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I would like to prepare a dish with fennel (foeniculum vulgare) as it has blossomed recently. Should I cultivate the leaves, fruits and afterwards the bulb or should I leave the bulb since it is a perennial. Further, how am I to cook and include these or can they be eaten raw?

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    Do you have fennel bulbs or just stems etc? There’s a difference between the garden/vegetable kind and the (often wild) kind for seeds. – Stephie Aug 22 '19 at 16:58
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    [My mum was the horticulturalist, not me, so I might be wrong here] Don't the bulbs 'split' [somehow, by biology or even magic, see 'mum disclaimer' above;) so the trick is to use every alternate bulb as a vegetable & leave the ones in between for flowers/fruit/next year? – Tetsujin Aug 22 '19 at 17:31
  • I have the crop in entirety. Interesting Tetsujin, thank you for sharing! I am hopeful to an answer. – aitía Aug 22 '19 at 18:26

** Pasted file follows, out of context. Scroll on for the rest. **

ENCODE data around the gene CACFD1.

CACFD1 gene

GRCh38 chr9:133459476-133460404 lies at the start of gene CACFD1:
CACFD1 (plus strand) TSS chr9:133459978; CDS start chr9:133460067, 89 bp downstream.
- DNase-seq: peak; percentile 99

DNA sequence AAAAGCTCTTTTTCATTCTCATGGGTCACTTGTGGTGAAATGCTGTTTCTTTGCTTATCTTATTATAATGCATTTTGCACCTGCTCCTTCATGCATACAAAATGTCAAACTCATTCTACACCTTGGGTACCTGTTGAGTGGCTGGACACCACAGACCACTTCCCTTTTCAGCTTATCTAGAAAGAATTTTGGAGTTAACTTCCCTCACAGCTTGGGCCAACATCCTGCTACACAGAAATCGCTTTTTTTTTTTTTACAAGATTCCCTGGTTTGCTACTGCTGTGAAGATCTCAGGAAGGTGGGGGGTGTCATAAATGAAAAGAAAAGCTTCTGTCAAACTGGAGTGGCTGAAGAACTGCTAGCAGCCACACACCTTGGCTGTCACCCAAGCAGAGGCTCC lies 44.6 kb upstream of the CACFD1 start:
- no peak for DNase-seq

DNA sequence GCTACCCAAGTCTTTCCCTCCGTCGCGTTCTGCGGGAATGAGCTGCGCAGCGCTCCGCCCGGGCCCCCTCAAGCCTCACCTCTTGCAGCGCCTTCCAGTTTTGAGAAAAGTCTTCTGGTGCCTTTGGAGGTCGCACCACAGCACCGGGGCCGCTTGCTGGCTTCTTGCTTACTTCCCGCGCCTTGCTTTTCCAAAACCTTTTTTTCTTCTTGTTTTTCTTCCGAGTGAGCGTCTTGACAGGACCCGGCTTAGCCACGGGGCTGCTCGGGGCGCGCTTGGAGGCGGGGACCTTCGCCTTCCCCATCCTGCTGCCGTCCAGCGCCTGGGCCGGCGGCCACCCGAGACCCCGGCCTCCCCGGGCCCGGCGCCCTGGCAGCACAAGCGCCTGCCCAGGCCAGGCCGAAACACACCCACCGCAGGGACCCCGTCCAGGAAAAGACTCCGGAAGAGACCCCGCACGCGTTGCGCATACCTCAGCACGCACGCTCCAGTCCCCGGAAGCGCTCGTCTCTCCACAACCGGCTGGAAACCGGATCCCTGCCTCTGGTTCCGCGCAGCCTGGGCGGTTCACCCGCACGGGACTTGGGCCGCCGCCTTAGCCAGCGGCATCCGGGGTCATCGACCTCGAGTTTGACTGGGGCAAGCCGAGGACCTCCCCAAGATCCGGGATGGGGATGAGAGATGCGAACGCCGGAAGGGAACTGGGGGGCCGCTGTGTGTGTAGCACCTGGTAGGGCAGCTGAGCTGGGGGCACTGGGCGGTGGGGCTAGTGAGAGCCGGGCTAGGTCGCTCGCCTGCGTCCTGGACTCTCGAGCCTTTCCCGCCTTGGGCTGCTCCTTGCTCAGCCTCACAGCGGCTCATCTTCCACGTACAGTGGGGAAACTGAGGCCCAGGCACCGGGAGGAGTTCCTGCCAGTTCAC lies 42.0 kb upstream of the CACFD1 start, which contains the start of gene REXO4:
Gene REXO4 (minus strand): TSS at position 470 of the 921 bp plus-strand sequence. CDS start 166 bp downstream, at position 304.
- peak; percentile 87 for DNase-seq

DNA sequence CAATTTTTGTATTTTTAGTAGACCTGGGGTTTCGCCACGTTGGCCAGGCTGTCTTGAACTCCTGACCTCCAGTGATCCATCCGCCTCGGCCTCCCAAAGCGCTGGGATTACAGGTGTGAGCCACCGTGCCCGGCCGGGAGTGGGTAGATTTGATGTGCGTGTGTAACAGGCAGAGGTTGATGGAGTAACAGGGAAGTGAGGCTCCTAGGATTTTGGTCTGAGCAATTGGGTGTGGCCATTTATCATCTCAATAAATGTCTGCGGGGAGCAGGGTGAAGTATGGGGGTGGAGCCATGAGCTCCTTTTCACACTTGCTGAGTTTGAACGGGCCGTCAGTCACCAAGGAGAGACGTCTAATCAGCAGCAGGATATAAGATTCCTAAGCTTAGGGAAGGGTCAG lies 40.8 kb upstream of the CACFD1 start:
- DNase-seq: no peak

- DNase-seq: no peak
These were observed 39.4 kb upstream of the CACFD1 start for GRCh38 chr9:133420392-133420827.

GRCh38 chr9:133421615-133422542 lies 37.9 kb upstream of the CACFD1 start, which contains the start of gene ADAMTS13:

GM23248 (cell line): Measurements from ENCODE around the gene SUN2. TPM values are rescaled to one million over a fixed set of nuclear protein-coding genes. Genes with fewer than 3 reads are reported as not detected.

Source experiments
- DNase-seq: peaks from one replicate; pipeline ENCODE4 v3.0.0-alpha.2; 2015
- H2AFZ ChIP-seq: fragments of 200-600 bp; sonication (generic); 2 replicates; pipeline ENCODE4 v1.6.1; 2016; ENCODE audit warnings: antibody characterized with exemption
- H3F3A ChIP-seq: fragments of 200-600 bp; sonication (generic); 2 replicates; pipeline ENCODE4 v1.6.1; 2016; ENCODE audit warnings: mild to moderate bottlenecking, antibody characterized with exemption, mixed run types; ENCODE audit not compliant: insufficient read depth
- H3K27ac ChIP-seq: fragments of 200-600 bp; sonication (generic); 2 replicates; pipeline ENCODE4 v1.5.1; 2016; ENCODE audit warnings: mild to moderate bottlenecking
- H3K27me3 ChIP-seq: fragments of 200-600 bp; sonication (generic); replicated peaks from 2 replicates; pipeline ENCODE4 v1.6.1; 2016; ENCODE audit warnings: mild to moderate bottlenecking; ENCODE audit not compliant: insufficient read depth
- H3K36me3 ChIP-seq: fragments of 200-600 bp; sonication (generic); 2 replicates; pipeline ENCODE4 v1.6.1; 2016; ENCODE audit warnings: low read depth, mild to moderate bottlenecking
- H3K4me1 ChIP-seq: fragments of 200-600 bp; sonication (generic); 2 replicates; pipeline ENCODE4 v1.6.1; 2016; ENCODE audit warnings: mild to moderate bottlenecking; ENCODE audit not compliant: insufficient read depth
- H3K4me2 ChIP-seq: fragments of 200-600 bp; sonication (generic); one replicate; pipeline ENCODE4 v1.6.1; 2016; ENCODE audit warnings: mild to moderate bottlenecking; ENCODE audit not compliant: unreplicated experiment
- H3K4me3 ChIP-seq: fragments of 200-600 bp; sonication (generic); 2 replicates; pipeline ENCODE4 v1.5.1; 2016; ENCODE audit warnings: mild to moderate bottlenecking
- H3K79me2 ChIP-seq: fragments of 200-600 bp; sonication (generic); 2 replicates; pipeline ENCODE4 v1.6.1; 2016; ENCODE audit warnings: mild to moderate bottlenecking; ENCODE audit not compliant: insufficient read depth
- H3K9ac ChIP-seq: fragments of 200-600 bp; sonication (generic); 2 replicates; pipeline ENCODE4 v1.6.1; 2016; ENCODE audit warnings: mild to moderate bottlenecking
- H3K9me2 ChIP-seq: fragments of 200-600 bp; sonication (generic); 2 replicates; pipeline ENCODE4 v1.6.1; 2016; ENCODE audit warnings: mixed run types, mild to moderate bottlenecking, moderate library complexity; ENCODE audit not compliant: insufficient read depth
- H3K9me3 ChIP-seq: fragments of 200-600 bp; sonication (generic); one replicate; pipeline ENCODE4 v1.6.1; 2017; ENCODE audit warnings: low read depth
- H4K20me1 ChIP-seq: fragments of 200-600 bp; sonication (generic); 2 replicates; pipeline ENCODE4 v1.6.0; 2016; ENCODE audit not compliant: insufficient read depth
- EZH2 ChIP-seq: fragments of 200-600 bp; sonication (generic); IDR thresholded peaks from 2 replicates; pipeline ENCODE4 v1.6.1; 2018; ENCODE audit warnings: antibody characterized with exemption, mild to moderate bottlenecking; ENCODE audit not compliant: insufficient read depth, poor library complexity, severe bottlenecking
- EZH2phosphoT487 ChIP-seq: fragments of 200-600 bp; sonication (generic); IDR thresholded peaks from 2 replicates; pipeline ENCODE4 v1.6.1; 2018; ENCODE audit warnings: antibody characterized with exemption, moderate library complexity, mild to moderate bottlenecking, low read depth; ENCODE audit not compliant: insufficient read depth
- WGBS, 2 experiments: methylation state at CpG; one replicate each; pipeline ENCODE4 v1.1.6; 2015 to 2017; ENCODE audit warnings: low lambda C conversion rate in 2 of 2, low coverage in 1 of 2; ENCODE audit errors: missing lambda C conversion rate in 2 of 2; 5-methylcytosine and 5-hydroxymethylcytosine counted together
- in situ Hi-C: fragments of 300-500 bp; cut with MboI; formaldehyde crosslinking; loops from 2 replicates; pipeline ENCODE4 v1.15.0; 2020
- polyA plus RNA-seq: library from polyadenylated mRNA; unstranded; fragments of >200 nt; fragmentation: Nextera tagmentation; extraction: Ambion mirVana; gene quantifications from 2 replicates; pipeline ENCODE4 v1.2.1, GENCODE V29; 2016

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They can be eaten both raw and cooked. When preparing raw cut, trim and clean then place in ice water to preserve crispness. Serve immediately after taking out of water. Raw Fennel has a much stronger anise flavor. My personal favorite is to slice bulb, stems and leaves appx 1cm thick and sautee in olive oil until translucent. It will still be quite crunchy so adjust thickness according to taste. I occasionally add garlic. The anise flavor is much more mild

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